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Gender Responsive GCF Readiness for Africa - Webinar Meeting

Key Discussions

A Panafrican Climate Justice Alliance meeting with partners and its networks has deliberated on the relationship between National Designated Authorities (NDAs) and women on Green Climate Finance (GCF) access across the continent.

Yesterday, during a webinar discussion between interest groups and representatives from around Africa, it emerged that Kenya is the only country in Africa that has fully integrated gender in readiness for its climate change program by allocating resources for hiring of a gender expert. Kenya has also included gender in its project objectives and activities.

There are, however, several strategies that women advocates can apply in readiness for gender responsiveness to Green Climate Finance.

Those outlined in the meeting included involvement, from the onset, of gender-based organizations in concept development, proposal writing and beyond.

Women’s groups were found capable of making their interests in GCF known to NDAs, NIEs and IEs.  The same women can identify opportunities for gender mainstreaming and offer gender expertise to inform the readiness process.

Competency was found to be necessary as criteria for selecting proposals. The gender expertise and competence should also be included in the NDA technical committees.

There was also a proposal for the setting up and inclusion of women in the technical committee to the NDA as well as encouraging articulation of gender action plan and budget for the readiness proposal.

Several challenges have, however, been identified so far. They include limited access to information, restricted participation in the GCF activities, lack of capacity and collaborations among the Civil society organizations.

This calls for supporting CSO engagement in the critical early stages of GCF implementation.

But how do we do this?

To mitigate the above stated challenges, national level engagements through national stakeholder workshops were found to be necessary.

Regional level engagements through online webinars, participation in GCF board meetings, GCF discussions and debates, interactions with key players and other CSOs were also recommended.

International engagements and capacity support in the GCF discussions and policy decisions was also found to be a possible way up to helping women access GCF.

Action points for further Engagements

  • Information sharing and communications
  • Meaningful participation and inclusion
  • Capacity building
  • Interactions with other key GCF players
  • Policy coherence
  • Partnerships and collaborations
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CAPACITY BUILDING FOR COMMUNITY LEADERS AND LOCAL LEADERS ON NATURAL RESOURCE MANAGEMENT AND CLIMATE CHANGE ADAPTATION

(May 16th, 2019 to May 17th, 2019)

Concept Note

Background  

Order of St. Augustine – OSA (Ishiara parish), in partnership with Pan African Climate Justice Alliance (PACJA) and with financial support from United Kingdom Aid Match grant through the Department For International development (DFID), is implementing a Community resilience and climate change adaptation project in drought ravaged Arid and Semi-Arid (Marginal mixed farmers agro-ecological zone) areas of Embu County.

In order to support communities in Embu County to cope and mitigate the effects of climate change, the project collaborates with PACJA in capacity building and creating awareness on the effects and impacts of climate change. The trainings basically focus on the climate change mitigation and adaptation strategies that will see the community members cope with the adverse environmental conditions. OSA-Ishiara in partnership with PACJA has organised a two-day workshop for the Community and local leaders on natural resource management and climate change adaptation.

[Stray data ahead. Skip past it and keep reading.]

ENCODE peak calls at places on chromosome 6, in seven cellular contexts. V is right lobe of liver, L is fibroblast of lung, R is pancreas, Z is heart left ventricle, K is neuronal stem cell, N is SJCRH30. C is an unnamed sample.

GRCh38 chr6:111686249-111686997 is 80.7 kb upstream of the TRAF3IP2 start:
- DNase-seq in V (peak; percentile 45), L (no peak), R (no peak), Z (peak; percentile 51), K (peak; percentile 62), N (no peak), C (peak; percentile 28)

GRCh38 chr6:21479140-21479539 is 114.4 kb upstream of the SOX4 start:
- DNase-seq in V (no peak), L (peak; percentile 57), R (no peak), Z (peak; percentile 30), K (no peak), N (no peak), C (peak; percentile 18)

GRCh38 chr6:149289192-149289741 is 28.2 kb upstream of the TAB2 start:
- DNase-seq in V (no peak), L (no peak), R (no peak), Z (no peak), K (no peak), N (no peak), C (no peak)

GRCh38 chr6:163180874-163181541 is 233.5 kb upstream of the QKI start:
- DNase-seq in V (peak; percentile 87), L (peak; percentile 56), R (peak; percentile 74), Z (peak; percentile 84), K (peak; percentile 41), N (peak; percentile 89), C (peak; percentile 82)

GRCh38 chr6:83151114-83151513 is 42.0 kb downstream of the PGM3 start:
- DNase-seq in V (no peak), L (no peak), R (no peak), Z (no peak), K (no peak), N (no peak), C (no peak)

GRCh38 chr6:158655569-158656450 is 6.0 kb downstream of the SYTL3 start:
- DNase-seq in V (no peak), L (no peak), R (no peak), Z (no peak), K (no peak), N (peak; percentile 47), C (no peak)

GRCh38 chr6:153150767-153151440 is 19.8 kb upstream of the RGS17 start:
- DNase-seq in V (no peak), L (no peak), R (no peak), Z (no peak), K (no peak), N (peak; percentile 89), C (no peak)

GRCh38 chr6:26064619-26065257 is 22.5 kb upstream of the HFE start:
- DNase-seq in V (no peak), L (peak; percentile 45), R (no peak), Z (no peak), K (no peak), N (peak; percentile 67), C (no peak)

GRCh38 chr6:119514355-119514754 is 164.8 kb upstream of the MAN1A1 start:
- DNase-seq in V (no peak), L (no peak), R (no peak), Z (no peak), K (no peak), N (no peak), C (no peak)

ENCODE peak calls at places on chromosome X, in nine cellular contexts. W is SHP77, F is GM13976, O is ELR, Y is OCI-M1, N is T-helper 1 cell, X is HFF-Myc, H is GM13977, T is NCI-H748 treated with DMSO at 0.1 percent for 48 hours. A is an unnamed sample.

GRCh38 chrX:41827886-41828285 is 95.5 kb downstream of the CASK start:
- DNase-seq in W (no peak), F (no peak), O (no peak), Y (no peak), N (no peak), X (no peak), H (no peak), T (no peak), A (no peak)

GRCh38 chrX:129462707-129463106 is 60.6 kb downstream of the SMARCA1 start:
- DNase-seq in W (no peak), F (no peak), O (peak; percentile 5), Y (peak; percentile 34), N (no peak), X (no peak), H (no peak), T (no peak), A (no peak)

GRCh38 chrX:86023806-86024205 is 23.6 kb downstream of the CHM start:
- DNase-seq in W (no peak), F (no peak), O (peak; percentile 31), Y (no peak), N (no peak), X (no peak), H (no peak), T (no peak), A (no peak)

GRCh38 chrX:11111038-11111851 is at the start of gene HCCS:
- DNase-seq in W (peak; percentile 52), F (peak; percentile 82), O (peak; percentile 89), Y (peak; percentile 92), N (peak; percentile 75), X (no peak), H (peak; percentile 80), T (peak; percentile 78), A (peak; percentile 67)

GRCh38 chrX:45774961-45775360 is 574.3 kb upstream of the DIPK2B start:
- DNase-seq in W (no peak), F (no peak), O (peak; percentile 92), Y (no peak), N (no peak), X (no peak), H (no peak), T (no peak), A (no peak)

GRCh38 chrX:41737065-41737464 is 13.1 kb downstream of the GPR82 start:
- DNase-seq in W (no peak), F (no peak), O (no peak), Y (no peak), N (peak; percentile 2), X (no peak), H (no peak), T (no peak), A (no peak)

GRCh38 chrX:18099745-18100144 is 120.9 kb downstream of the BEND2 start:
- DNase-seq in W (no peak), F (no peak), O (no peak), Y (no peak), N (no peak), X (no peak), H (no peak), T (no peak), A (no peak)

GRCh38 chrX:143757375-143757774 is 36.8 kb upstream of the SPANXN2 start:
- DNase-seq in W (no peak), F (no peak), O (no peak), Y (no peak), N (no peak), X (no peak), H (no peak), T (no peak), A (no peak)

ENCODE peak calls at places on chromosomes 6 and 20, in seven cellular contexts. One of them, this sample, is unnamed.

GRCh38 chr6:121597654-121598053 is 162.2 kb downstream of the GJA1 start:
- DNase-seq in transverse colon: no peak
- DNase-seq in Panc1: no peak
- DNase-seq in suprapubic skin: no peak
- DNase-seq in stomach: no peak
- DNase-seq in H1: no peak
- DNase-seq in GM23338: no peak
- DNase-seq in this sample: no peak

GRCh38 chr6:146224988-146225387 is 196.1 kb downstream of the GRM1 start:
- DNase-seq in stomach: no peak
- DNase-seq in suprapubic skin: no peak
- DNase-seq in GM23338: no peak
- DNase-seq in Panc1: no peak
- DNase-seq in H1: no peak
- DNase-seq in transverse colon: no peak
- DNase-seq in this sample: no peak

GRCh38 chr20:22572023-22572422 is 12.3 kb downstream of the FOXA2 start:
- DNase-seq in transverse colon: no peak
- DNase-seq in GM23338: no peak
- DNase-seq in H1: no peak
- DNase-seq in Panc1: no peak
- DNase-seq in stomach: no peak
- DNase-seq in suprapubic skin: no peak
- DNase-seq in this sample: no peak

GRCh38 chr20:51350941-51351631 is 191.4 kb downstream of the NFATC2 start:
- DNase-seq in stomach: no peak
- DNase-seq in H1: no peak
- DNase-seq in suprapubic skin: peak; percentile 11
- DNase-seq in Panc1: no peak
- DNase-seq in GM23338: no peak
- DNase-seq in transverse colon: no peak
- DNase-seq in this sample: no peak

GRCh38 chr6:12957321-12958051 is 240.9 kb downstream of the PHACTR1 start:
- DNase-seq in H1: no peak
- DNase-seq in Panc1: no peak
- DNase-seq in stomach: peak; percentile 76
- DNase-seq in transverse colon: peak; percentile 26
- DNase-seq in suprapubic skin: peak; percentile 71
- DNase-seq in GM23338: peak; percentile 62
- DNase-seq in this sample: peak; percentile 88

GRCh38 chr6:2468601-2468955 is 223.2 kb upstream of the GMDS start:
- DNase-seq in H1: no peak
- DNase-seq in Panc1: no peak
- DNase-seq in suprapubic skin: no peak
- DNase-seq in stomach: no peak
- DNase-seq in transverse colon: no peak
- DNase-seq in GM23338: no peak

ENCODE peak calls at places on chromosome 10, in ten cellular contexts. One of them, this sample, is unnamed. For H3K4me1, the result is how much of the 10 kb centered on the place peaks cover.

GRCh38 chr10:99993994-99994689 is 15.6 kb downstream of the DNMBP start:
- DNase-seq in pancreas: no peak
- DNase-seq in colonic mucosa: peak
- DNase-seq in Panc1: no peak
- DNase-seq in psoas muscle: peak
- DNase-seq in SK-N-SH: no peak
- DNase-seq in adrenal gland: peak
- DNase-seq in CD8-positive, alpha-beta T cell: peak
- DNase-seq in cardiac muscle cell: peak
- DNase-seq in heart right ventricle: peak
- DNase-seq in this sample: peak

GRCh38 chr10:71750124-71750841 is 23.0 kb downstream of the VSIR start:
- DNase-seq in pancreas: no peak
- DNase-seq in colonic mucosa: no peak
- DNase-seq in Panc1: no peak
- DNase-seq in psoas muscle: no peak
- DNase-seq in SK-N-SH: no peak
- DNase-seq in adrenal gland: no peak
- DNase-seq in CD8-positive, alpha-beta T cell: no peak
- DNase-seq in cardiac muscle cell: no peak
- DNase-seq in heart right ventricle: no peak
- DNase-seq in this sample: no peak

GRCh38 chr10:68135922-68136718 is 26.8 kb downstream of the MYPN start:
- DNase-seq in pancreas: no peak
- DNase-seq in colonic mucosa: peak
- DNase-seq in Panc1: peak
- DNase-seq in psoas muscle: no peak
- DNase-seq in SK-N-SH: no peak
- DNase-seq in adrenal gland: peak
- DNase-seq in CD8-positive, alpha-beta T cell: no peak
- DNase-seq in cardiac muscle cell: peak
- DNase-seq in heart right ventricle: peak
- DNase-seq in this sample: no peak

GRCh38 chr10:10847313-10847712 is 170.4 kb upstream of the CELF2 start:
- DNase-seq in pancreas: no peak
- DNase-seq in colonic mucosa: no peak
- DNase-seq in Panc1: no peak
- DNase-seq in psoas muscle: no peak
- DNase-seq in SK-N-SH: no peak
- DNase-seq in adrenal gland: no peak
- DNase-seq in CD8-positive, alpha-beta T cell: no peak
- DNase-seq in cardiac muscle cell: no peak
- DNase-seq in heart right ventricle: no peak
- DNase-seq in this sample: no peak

Climate change and climate variability pose major threats to the environment, to economic growth and to sustainable development. Africa is the continent least responsible for climate change but it is the most vulnerable to the negative effects of climate change. The negative effects include reduced agricultural production, reduced food security, increased incidences of flooding and droughts, widespread disease epidemics, and increased risk of conflict over scarce land and water resources.

Effects of Climate change are evidenced in Embu County as currently felt through unpredictable and unreliable rainfall (both annual and seasonal), steadily increased temperatures and emerging pests and diseases. The residents of Embu County have started to cope through various adaptation strategies, which include, but are not limited to agricultural production diversification, planting of drought tolerant crops, water harvesting, soil fertility manipulation, soil conservation, conservation agriculture and climate information use. Though the farmers are committed to the aforementioned efforts, little achievements have been made. This has been blamed on little knowledge, inadequate capacity, insufficient finances and little technical knowhow coupled with little or no commitment from the county and national governments in supporting citizens to adapt effectively and in a sustainable manner. In order to curb the many challenges, a need to build capacity has been felt. This will target local leaders, who later become the champions of climate change adaptation at the community level. This will be the core focus of the two-day workshop

 Purpose of Service Provision

 The central focus of OSA-ISHIARA parish is the improvement of livelihood for all categories of marginal mixed farmers in the county, while influencing Government institutions to provide an enabling environment for local communities to strive. The focal point of this workshop is to ensure the capacity of representatives of the local community of Evurore ward of Embu County is adequately built on natural resource management and climate change adaptation, while focusing on socio economic activities that are adversely affecting the state of the natural resource management within the ward and county as well as contributing to climate change. The activities are inclusive and not limited to:

  1. Deforestation that is mainly caused by the local population in their quest for fuel. This includes firewood and charcoal.
  2. Sand harvesting, which is mainly affecting the Mbeere North and Mbeere south sub-counties and in rare cases do the county decision makers want to hear the issue being addressed owing to the fact that it generates a greater percentage of the county revenue.
  3. Water resource pollution resulting from various human activities attributed to agricultural development and other minor industrial work.